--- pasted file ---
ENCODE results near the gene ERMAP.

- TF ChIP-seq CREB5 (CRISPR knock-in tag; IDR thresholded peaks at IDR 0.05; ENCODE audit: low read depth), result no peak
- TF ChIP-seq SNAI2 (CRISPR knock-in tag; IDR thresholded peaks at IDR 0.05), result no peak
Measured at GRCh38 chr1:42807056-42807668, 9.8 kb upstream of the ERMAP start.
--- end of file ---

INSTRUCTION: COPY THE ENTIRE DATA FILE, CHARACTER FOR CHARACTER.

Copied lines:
ENCODE results near the gene ERMAP.

- TF ChIP-seq CREB5 (CRISPR knock-in tag; IDR thresholded peaks at IDR 0.05; ENCODE audit: low read depth), result no peak
- TF ChIP-seq SNAI2 (CRISPR knock-in tag; IDR thresholded peaks at IDR 0.05), result no peak
Measured at GRCh38 chr1:42807056-42807668, 9.8 kb upstream of the ERMAP start.